Nearly five months into the pandemic, we find ourselves not in a “new normal” but still in a “no normal” state. Aside from three primary ways to protect ourselves from viral respiratory droplets—wearing masks, social distancing and frequent hand washing—we can take other steps to improve our family’s immunity against illness.
There’s no quick “boost” to having a strong immune system. It takes time, balance and consistency to fight off infections. Preventive care, diet and nutrition, exercise, adequate sleep and decreased stress play key roles to improving your family’s overall health.
In the early days of the coronavirus pandemic, health care experts believed that patients could not test positive for both the flu and COVID-19. Now we know that it is possible to have both at the same time. So getting a flu vaccine this year is crucial. The Centers for Disease Control and Prevention (CDC) recommends standard dose flu vaccinations for everyone ages six months and older and high dose shots for ages 65 and older.
Healthy eating habits help defend against inflammation. Diets that consistently include plenty of fresh fruits and green, leafy vegetables can keep us healthier. National Institutes of Health (NIH) studies show that diet impacts children’s learning and behavior. Serve them a breakfast of whole grains, high fiber and protein-rich foods rather than sugary cereals and processed foods. Vary lunch options with turkey and cheese rollups, fruit, yogurt, hummus and pita bread, and plenty of water.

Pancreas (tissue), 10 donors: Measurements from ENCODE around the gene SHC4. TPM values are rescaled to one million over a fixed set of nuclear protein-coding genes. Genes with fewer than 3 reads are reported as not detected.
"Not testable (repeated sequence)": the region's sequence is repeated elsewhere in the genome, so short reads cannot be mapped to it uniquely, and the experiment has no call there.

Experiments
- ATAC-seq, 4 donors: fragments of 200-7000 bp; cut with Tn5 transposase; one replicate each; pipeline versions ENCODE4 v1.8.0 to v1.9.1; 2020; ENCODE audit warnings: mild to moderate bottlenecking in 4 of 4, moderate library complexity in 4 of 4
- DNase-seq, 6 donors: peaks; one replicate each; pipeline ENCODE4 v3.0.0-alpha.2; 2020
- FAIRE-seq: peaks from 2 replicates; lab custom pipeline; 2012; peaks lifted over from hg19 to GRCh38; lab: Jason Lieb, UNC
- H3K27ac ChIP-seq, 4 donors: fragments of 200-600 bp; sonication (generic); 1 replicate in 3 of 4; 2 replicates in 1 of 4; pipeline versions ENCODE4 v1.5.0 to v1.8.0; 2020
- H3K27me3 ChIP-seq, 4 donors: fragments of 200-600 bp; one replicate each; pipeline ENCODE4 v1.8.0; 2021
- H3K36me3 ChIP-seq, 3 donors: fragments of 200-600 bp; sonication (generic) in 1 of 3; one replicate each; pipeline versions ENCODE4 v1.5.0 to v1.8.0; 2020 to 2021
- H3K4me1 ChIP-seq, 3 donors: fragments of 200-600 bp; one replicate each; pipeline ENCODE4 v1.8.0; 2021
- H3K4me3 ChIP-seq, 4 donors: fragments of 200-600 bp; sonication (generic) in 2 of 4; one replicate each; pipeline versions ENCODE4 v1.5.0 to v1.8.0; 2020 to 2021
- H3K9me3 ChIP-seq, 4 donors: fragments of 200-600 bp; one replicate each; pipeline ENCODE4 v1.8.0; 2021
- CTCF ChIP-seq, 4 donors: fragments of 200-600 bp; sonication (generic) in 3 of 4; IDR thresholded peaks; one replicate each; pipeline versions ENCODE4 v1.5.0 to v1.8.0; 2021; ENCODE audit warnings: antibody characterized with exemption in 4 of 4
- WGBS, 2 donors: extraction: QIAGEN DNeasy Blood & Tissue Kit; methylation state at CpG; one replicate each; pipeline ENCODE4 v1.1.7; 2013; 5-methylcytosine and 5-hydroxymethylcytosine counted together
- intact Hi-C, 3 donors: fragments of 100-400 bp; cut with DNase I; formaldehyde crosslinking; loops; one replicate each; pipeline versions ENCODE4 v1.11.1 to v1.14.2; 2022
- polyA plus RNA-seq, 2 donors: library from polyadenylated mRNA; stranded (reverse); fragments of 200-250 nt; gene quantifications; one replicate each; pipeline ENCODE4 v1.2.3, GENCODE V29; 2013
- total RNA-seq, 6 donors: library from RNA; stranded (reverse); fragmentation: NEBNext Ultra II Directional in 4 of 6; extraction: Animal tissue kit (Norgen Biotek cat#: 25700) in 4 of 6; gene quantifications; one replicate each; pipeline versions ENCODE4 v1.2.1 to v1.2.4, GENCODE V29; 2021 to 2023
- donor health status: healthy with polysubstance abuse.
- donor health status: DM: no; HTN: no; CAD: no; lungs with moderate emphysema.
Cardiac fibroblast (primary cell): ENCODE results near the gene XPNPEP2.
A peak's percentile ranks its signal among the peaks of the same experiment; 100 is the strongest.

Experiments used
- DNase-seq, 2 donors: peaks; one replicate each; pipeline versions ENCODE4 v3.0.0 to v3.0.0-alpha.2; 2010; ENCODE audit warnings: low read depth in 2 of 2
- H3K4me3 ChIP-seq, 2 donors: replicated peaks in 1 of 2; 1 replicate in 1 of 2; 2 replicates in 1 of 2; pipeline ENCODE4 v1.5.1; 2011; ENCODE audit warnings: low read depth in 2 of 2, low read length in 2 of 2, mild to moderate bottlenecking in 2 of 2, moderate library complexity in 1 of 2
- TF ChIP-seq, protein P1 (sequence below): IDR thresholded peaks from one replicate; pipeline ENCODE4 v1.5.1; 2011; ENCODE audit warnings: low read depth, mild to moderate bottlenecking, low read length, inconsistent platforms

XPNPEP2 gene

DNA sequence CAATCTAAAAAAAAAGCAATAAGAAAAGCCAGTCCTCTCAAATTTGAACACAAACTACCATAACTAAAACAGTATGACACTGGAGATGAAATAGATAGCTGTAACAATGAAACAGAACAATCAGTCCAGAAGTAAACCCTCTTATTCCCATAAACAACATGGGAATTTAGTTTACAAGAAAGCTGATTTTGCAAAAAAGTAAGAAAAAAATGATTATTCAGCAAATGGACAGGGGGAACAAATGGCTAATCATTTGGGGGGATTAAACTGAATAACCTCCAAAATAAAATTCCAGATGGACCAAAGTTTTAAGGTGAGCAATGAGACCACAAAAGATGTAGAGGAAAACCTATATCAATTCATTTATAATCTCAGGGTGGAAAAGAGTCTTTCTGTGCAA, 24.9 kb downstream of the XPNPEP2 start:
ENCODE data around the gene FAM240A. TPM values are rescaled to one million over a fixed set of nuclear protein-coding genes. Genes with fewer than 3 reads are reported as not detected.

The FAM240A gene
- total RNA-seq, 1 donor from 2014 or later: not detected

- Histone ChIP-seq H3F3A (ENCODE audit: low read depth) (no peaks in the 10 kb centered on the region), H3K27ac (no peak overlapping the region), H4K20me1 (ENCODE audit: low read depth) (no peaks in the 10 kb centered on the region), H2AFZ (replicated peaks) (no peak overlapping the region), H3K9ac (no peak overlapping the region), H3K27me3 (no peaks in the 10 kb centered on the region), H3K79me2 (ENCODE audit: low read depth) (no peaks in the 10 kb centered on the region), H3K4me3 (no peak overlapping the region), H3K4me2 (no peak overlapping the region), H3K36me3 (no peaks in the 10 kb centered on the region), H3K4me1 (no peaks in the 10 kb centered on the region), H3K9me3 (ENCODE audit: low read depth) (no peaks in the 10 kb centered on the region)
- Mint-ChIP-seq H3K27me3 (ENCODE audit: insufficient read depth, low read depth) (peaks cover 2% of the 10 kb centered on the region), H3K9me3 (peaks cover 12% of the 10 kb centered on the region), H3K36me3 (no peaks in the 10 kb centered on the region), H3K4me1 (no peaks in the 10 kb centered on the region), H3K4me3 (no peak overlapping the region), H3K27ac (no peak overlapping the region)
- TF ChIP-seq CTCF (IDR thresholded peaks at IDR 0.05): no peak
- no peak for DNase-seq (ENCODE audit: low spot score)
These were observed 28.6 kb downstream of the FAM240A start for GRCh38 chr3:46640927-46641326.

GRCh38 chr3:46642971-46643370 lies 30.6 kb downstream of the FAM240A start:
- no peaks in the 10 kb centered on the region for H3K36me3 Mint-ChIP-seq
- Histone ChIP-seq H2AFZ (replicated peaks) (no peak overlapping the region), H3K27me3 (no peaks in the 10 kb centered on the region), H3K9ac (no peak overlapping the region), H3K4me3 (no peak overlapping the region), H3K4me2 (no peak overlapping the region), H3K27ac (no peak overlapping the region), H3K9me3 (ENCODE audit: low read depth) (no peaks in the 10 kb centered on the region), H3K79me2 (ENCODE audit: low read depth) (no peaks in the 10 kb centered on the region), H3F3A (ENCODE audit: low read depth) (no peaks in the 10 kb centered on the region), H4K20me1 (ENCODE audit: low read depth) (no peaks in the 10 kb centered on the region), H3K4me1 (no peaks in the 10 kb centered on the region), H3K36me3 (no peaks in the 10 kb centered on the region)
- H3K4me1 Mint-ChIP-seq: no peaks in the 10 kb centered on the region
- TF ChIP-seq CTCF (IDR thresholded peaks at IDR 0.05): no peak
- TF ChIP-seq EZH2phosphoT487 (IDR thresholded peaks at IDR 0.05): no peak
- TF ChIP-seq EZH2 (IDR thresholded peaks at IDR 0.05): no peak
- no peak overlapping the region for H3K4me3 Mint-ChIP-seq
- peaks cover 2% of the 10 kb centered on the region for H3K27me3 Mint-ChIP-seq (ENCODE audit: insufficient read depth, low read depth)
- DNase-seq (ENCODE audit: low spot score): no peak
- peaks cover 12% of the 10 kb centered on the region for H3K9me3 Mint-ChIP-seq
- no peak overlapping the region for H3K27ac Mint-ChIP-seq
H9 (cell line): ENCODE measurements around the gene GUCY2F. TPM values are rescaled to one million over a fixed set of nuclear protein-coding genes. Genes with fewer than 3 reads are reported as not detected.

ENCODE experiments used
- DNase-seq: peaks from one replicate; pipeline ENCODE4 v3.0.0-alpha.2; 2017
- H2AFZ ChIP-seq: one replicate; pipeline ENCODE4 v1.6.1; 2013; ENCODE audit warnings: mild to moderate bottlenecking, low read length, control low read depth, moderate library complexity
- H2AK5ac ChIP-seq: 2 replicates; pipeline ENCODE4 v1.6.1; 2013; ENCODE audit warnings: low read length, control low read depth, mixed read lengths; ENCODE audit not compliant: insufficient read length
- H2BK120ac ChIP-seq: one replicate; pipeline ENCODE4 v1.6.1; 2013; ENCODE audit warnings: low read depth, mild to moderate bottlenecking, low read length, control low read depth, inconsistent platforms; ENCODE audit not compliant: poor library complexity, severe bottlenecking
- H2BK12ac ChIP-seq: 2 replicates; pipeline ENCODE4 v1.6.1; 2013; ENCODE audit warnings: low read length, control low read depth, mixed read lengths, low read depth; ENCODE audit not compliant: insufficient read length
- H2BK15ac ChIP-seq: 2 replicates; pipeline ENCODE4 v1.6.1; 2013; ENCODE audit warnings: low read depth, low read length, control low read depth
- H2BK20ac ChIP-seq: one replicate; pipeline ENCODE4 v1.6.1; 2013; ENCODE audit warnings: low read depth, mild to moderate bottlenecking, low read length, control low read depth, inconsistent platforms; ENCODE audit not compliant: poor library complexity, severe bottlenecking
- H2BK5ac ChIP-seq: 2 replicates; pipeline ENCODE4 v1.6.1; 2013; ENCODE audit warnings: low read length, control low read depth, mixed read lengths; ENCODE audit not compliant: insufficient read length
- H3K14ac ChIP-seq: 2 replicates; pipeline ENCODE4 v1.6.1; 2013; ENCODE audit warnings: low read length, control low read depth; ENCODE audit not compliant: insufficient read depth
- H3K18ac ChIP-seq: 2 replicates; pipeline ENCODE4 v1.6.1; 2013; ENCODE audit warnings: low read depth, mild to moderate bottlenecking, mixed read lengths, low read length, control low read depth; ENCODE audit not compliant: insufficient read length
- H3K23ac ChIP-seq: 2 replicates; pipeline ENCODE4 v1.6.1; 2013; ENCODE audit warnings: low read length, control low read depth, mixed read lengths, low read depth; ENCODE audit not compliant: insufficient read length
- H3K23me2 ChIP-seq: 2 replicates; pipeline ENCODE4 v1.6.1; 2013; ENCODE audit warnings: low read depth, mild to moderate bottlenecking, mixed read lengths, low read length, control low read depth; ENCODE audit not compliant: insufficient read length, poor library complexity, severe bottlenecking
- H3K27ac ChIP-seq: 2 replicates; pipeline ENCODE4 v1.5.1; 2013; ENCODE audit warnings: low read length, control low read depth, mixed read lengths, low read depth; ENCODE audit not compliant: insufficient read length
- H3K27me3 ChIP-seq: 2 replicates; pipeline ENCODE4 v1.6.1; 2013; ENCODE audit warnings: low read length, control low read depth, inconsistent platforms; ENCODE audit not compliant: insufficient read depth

While staying home, we must keep moving to improve our immune systems. The harder the heart pumps, the more blood it circulates to the muscles and more white cells it sends throughout the body to fight infection. The American Heart Association recommends 2.5 hours per week of moderate exercise or 75 minutes of intense activity a week. Make exercise a family activity.
Sleep More, Stress Less
Many of us have coronavirus insomnia while worrying about sickness, loss of work and paying bills. Unfortunately, lack of sleep and stress suppress our immune systems. An average of seven hours a night for adults and nine to twelve hours for children, depending on their age, is vital for well-functioning immune systems.
Studies show that sleep enhances white blood cell response to help fight infection. If having trouble sleeping, try making the room cooler and diffuse some lavender essential oil. Listen to a mindful meditation or calming music or read a book until dozing off. If awaking during the night, get up and walk around the house. But do not grab a phone to read emails or social media.
Children naturally respond to what’s going on around them, so they may not be sleeping restfully. Give younger children warm baths shortly before bedtime and read to them as they fall asleep. Encourage older kids to read an actual book, not an electronic device.